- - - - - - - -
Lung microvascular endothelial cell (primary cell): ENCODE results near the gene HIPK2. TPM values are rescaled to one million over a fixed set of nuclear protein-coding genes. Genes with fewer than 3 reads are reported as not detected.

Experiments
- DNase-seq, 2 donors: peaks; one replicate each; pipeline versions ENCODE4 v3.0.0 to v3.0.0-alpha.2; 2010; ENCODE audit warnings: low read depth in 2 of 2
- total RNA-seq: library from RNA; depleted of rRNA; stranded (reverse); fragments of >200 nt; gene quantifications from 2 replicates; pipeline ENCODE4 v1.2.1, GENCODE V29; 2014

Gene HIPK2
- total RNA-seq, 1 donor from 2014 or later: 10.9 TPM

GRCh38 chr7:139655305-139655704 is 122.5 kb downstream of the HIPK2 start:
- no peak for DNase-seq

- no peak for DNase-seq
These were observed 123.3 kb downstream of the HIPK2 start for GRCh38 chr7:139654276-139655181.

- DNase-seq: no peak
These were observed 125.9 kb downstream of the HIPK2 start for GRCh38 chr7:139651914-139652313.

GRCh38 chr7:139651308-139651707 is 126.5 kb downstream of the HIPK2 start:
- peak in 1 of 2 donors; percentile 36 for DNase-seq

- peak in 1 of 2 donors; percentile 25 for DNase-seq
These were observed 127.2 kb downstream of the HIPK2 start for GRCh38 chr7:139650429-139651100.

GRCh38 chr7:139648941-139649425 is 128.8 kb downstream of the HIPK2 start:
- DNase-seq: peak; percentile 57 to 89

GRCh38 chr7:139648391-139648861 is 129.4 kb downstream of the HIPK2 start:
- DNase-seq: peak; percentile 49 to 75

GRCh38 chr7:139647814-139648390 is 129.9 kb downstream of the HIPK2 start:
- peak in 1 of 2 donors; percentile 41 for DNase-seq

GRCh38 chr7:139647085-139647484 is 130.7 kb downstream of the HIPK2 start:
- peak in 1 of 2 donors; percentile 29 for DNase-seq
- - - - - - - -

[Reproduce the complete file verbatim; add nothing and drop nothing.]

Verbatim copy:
Lung microvascular endothelial cell (primary cell): ENCODE results near the gene HIPK2. TPM values are rescaled to one million over a fixed set of nuclear protein-coding genes. Genes with fewer than 3 reads are reported as not detected.

Experiments
- DNase-seq, 2 donors: peaks; one replicate each; pipeline versions ENCODE4 v3.0.0 to v3.0.0-alpha.2; 2010; ENCODE audit warnings: low read depth in 2 of 2
- total RNA-seq: library from RNA; depleted of rRNA; stranded (reverse); fragments of >200 nt; gene quantifications from 2 replicates; pipeline ENCODE4 v1.2.1, GENCODE V29; 2014

Gene HIPK2
- total RNA-seq, 1 donor from 2014 or later: 10.9 TPM

GRCh38 chr7:139655305-139655704 is 122.5 kb downstream of the HIPK2 start:
- no peak for DNase-seq

- no peak for DNase-seq
These were observed 123.3 kb downstream of the HIPK2 start for GRCh38 chr7:139654276-139655181.

- DNase-seq: no peak
These were observed 125.9 kb downstream of the HIPK2 start for GRCh38 chr7:139651914-139652313.

GRCh38 chr7:139651308-139651707 is 126.5 kb downstream of the HIPK2 start:
- peak in 1 of 2 donors; percentile 36 for DNase-seq

- peak in 1 of 2 donors; percentile 25 for DNase-seq
These were observed 127.2 kb downstream of the HIPK2 start for GRCh38 chr7:139650429-139651100.

GRCh38 chr7:139648941-139649425 is 128.8 kb downstream of the HIPK2 start:
- DNase-seq: peak; percentile 57 to 89

GRCh38 chr7:139648391-139648861 is 129.4 kb downstream of the HIPK2 start:
- DNase-seq: peak; percentile 49 to 75

GRCh38 chr7:139647814-139648390 is 129.9 kb downstream of the HIPK2 start:
- peak in 1 of 2 donors; percentile 41 for DNase-seq

GRCh38 chr7:139647085-139647484 is 130.7 kb downstream of the HIPK2 start:
- peak in 1 of 2 donors; percentile 29 for DNase-seq